Wood Energy Not 'Green' Enough, Says Massachusetts Wind and solar get lots of attention, but another kind of renewable power creates more energy in the U.S. — wood. Massachusetts decided these plants aren't green enough to get some special breaks.

    Environment Story Of The Day NPR hide caption

    toggle caption

Wood Energy Not 'Green' Enough, Says Massachusetts

  • Download
  • <iframe src="https://www.npr.org/player/embed/159394216/159392665" width="100%" height="290" frameborder="0" scrolling="no" title="NPR embedded audio player">
  • Transcript


When it comes to renewable energy, wind and solar get a lot of attention. But wood actually creates more power in the U.S., and Massachusetts state officials are scaling back their efforts to encourage wood power. It may be a renewable resource, they say, but that doesn't mean it's good for the environment.

NPR's Elizabeth Shogren has that story.

ELIZABETH SHOGREN, BYLINE: Power plants that turn wood into electricity aren't anything new. They're called biomass plants. They've become more popular as states have tried to reduce the use of fossil fuels. The idea is wood is a renewable resource. You can always grow more, but the state of Massachusetts decided it wasn't enough to be renewable. It wants climate-friendly fuel, so it kicked most power plants that burned wood out of a program that helps renewable electricity plants earn more revenue.

Mark Sylvia is commissioner of the Massachusetts Department of Energy Resources.

MARK SYLVIA: I think what it says is that Massachusetts is very curious about focusing on our climate goals.

SHOGREN: Massachusetts wants to cut its greenhouse gases 25 percent by 2020 and power plants are a huge source of greenhouse gases, so the state asked some scientists to take a hard look at the greenhouse gas footprint of power plants that burn wood.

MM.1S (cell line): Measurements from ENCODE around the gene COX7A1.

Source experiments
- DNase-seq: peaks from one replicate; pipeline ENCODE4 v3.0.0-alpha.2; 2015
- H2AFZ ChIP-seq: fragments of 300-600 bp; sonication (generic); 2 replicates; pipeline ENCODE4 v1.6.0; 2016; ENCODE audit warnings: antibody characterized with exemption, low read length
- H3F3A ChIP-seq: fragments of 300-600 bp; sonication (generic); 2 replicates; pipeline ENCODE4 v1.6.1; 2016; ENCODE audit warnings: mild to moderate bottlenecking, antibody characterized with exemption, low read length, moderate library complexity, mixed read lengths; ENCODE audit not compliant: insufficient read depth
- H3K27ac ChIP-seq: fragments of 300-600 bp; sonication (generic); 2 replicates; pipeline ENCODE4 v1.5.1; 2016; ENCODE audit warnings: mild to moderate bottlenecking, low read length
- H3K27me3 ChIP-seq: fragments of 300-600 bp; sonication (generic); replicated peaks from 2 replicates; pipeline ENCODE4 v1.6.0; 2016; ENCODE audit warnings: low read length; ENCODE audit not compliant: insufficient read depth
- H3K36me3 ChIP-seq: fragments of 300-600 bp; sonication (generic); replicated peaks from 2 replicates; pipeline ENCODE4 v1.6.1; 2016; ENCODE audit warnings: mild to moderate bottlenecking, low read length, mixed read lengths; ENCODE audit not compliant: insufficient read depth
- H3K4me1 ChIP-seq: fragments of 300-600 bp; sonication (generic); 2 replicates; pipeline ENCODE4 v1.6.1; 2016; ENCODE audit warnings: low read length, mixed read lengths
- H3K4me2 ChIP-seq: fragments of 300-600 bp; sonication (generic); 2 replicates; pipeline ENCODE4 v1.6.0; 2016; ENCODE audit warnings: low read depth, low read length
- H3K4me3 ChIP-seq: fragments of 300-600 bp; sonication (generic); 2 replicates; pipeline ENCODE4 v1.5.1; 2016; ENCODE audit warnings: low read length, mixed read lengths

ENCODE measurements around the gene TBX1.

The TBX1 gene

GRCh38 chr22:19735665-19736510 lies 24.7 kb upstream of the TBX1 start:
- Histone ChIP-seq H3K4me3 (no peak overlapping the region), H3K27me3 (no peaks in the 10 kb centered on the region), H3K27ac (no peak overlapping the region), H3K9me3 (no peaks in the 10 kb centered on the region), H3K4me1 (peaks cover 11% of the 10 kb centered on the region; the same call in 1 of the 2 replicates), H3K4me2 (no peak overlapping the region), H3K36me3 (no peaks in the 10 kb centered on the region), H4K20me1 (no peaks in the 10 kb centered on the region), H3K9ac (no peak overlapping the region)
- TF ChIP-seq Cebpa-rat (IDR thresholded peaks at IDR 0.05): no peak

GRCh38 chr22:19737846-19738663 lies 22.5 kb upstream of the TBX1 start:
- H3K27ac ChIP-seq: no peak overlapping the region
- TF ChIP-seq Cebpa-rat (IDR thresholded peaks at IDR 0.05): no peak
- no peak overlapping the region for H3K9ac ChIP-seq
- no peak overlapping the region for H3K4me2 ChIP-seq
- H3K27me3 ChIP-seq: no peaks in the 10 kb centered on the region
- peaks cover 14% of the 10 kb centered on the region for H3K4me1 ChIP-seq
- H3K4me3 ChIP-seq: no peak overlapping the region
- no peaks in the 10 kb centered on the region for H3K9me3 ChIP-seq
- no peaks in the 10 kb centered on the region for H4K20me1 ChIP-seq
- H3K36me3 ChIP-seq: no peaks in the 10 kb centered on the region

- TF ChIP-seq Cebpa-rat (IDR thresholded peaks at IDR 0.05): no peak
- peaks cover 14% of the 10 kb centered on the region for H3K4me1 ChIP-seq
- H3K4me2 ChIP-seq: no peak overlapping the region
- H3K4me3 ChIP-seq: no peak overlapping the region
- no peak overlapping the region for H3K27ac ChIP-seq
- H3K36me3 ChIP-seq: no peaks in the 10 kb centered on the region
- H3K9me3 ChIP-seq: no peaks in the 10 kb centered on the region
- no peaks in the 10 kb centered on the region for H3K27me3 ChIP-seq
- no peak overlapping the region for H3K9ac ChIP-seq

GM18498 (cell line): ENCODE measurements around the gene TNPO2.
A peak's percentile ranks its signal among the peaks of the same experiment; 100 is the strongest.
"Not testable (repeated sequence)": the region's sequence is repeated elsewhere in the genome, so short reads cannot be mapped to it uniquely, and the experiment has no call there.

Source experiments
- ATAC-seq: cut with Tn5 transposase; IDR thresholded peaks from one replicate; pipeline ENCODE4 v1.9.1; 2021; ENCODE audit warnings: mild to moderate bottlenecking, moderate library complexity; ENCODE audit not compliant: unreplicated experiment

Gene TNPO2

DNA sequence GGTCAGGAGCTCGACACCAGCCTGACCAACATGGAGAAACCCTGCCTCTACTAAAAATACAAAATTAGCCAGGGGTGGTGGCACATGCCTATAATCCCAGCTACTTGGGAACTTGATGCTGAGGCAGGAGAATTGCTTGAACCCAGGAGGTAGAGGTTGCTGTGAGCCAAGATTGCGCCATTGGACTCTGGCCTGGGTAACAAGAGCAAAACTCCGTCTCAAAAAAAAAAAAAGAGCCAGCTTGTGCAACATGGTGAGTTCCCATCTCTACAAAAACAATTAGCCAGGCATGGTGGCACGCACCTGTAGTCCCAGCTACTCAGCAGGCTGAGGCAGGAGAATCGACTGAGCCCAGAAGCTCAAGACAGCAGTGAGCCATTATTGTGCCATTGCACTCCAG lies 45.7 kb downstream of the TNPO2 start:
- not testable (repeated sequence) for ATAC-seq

John Gunn of the Manomet Center for Conservation Sciences was one of the researchers who did the study. He says the results challenged conventional wisdom.

JOHN GUNN: Basically, we found that if you're going to switch from using fossil fuels for energy to using more wood for energy that, for a period of time, the atmosphere would see an increase in greenhouse gases like carbon dioxide.

SHOGREN: Gunn says these wood power plants emit about 30 percent more carbon dioxide than coal plants and 66 percent more than natural gas. The biomass industry criticized the study. Peter Bos, a developer of biomass plants, says it doesn't reflect that the power plants use a lot of waste wood instead of trees.

PETER BOS: We're talking about tree trimmings from tree service companies, land clearing by builders, storm damaged trees, diseased trees, sawmill residue and a number of other what you would call clean waste wood sources.

SHOGREN: Bos has done his own analysis. He says, if not burned, these wood scraps would decay and produce even more greenhouse gases. Bos says there are human costs of the new rule, too. He'll probably have to cancel a proposed plant in Russell, Massachusetts, and he says that means the community will miss out on millions of tax dollars and hundreds of jobs.

BOS: So I feel sorry for Russell, Mass. and other communities that could have benefited from these plants.

SHOGREN: Bob Cleaves, president of the Biomass Power Association, says existing plants will probably have to shut down, too.

BOB CLEAVES: There is an overabundance of natural gas in the United States today that's driving down electricity costs, making renewable energy harder and harder to compete. And, as a result, without that premium, it becomes very difficult in terms of cost to be able to continue to operate.

SHOGREN: Still, scientist John Gunn says Massachusetts was right to set the bar high for biomass because using trees for inefficient power isn't a positive solution for the forests or the planet.

Are you stepping in as a modern day Lorax here?

GUNN: Ha. You know, I had the Lorax as my Facebook icon for a little while there.

SHOGREN: Gunn says the Dr. Seuss book was a major inspiration in his childhood and he's glad to have had a chance to speak for the trees. Elizabeth Shogren, NPR News.

Copyright © 2012 NPR. All rights reserved. Visit our website terms of use and permissions pages at www.npr.org for further information.

NPR transcripts are created on a rush deadline by an NPR contractor. This text may not be in its final form and may be updated or revised in the future. Accuracy and availability may vary. The authoritative record of NPR’s programming is the audio record.